Watching This is Like Watching Clueless: HBO's New Series GIRLS

Over the past few weeks, my social networks have been abuzz about the new HBO series, Girls. Girls is the brainchild of Lena Dunham who is currently a media darling after her film Tiny Furniture was received with much acclaim on the festival circuit. The 26 year-old Dunham, who writes and directs Girls, also stars in the show as the character Hannah. Among my contacts, the Judd Apatow produced show has received mixed reviews but I decided to watch the pilot (currently available on YouTube) and give it a chance. This is my take and I would warn you that there may be some spoilers in the following so you may want to watch first and read the rest of this after you watch.

The pilot begins with the character Hannah having dinner with her parents at what appears to be a fancy restaurant. As she shovels food into her mouth, her parents begin to slowly reveal that they no longer wish to bankroll her New York City lifestyle. We find out Hannah has been out of college for two years now and is working an internship while trying to finish writing her memoirs. At the time of this writing, I'm just a couple of years older than Dunham as I'm going on 28 years-old in July. When I was two years out of college, I wasn't working an unpaid internship while my parents paid for all of my expenses. On the contrary, I had to work. Immediately following graduation, I found a job. Not particularly well paid compared to some of the jobs my classmates landed at financial firms, but it was a job nonetheless — it paid the bills. In Girls, the prospect of having to try and find a job horrifies Hannah and she spend most of the rest of the scene arguing with her parents and trying to convince them to continue to financially support her. I know lots of twenty-somethings, and most of them don't behave this way.

Later in the episode, we are introduced to Hannah's best friend Marnie played by the stunning Allison Williams. Williams actually feels like the most realistic character. She is portrayed as an ice queen as her boyfriend clearly likes her far more than she likes him. Marnie and Hannah even discuss the possibility of Marnie potentially breaking up with him because he is simply too nice for Marnie. This character is at least self aware as she notes "I feel like such a bitch" for wanting to dump a guy who, as far as we know, has been nothing but doting. However, I have a qualm with this scene: who hangs out in the tub naked with their girlfriends shaving their legs together? I dormed in college and, Judd Apatow, I can assure you this probably happens less often than you'd like to believe! Also, we hear that they watch Mary Tyler Moore together but, correct me if I'm wrong, Mary Tyler Moore was a WORKING GIRL. These girls don't seem to do much of anything, but we'll get to that in due time.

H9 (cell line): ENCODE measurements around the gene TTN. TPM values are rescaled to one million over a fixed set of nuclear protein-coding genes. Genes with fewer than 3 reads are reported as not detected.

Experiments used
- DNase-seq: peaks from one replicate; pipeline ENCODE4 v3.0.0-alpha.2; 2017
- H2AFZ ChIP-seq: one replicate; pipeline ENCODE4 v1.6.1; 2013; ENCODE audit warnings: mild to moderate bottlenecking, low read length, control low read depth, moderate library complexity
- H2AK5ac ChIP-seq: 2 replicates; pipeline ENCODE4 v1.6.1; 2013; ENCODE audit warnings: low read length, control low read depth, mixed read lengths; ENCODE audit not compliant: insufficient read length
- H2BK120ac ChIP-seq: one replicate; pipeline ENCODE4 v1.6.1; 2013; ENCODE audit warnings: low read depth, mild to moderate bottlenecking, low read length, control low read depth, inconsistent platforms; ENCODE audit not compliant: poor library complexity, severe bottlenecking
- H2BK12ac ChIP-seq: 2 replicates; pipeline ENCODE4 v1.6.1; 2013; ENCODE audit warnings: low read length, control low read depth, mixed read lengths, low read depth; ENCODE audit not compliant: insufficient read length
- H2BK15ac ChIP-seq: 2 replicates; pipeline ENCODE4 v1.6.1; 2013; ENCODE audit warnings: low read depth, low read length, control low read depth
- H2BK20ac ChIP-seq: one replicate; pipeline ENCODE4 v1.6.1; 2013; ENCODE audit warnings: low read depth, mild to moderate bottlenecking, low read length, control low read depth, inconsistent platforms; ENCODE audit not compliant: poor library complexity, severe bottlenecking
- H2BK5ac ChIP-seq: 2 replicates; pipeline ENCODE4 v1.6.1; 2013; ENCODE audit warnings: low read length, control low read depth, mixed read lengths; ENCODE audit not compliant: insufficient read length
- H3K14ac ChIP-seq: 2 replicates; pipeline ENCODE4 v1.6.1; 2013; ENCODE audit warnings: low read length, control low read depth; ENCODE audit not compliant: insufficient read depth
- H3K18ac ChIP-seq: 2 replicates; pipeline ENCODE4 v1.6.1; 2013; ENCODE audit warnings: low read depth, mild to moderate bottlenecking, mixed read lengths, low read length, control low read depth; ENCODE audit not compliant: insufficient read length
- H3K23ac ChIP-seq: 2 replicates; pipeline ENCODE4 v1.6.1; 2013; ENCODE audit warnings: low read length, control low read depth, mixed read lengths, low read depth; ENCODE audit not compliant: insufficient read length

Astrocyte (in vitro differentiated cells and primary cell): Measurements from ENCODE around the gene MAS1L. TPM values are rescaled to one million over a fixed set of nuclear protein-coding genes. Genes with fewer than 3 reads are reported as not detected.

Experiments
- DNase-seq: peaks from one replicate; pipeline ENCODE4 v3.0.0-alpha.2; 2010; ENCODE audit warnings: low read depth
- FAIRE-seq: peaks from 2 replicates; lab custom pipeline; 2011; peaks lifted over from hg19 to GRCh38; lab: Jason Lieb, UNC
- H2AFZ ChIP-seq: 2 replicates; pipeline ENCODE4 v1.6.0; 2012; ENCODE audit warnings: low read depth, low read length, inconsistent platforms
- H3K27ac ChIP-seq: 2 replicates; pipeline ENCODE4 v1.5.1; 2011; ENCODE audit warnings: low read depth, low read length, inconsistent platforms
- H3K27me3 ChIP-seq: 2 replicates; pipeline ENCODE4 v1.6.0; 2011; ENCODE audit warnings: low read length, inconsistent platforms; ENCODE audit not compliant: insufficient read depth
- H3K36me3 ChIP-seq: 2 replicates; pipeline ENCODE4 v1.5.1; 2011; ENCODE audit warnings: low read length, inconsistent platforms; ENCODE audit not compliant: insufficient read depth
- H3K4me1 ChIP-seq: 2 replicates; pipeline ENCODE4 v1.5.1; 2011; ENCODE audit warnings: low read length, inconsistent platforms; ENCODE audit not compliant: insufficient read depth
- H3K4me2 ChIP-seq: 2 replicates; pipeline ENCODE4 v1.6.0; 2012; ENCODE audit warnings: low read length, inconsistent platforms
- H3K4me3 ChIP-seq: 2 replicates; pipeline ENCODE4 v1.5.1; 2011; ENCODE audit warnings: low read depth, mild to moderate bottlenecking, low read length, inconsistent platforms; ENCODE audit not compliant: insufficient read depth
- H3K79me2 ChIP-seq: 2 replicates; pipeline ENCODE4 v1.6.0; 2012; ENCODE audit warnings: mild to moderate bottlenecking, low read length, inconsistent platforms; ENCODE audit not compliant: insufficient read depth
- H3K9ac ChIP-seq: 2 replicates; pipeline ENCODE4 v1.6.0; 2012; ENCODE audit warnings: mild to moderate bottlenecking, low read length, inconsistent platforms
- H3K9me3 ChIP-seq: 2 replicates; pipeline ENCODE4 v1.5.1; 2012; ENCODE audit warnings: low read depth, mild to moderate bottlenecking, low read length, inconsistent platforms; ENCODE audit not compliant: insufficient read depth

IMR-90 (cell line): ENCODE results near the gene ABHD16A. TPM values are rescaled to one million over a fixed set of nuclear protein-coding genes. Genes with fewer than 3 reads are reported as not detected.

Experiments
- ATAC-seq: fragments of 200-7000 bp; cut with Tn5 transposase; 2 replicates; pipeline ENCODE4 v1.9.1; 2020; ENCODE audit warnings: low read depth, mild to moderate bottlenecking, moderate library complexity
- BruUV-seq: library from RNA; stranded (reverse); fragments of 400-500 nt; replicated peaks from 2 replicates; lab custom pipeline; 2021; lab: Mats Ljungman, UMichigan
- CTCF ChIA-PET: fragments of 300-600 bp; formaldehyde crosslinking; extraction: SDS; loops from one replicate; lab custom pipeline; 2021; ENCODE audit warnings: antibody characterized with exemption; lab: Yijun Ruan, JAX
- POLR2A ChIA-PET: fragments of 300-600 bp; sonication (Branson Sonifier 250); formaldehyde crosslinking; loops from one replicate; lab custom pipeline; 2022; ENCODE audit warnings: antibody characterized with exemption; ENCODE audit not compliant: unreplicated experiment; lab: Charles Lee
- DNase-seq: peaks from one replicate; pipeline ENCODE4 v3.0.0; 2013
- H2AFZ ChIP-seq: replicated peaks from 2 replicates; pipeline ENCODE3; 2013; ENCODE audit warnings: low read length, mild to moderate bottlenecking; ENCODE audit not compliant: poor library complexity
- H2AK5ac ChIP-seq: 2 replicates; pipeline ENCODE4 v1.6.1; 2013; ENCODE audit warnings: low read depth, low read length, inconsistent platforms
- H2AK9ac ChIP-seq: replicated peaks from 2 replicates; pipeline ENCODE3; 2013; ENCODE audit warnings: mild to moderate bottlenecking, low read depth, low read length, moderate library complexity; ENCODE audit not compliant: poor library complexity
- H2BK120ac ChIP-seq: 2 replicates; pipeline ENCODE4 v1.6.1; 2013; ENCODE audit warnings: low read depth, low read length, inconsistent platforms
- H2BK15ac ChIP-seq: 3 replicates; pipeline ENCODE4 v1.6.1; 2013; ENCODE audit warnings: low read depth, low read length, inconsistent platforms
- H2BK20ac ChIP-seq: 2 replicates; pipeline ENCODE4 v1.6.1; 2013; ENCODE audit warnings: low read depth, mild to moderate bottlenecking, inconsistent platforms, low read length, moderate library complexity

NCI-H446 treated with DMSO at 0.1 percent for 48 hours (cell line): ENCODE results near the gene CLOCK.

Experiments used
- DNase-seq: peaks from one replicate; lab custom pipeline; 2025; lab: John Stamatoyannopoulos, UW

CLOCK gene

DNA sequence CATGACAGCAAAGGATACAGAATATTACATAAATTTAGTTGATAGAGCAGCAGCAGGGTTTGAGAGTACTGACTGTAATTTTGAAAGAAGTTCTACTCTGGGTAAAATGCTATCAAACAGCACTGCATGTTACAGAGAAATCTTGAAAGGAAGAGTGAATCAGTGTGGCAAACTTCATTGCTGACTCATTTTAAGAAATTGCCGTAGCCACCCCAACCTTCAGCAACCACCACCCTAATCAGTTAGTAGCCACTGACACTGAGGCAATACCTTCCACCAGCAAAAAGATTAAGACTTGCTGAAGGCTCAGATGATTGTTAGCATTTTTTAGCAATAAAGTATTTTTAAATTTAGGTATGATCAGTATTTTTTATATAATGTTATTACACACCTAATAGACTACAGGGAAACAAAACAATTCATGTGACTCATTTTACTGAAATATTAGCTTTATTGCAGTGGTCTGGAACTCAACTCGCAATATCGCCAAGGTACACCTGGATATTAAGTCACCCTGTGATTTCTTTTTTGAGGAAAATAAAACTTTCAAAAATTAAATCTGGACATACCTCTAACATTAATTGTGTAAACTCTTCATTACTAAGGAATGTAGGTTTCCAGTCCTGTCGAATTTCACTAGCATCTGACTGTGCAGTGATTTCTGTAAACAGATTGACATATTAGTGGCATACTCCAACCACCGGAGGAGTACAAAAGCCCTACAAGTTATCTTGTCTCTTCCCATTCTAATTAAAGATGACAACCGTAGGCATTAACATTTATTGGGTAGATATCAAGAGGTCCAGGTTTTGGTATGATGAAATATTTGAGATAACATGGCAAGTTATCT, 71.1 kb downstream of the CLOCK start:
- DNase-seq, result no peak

To follow the Sex and the City mold, Girls appears to follow four primary protagonists with Dunham playing the lead (the Carrie role, if you will). The next character introduced, Shoshanna, even makes reference to this. She points out her Sex and the City poster to her new roommate, British cousin Jessa. Shoshanna, played by Zosia Mamet, is over the top in her enthusiasm for the show and which Sex and the City character she most embodies. While I don't think it's a stretch, what should have been a nod with a smirk to a former HBO heavyweight and similarly themed series is instead a long, drawn out, drunken overt surly wink. To say it felt forced is an understatement.

When Hannah's character is at her internship, we meet our first minority — the Asian graphic designer who is apparently more valuable than Hannah because she knows Photoshop! Her scene ends swiftly as Hannah's boss interprets her "I can't afford to work for free anymore" comment as "I quit." This then leads Hannah into the arms of her actor lover with whom we can assume she's had an off again, on again history. They wax poetic about the working world and the lover, Adam, confesses that his parents don't support him — wait for it — his grandma does! Adam's grandma gives him $800 a month towards living expenses so, as he puts it, "I don't have to be anyone's slave." At this point, I'm almost ready to turn off the TV and walk away. Again, I'm not in my 30's — I'm a twenty-something with lots of twenty-something friends. My friends who aspire to be actors work their fucking asses off. Most of them work crappy jobs at Starbucks or administrative assistant gigs that give them the flexibility to go out on auditions and work on their personal projects. It's not easy for them and most of them don't have their grandma's giving them what amounts to rent every month.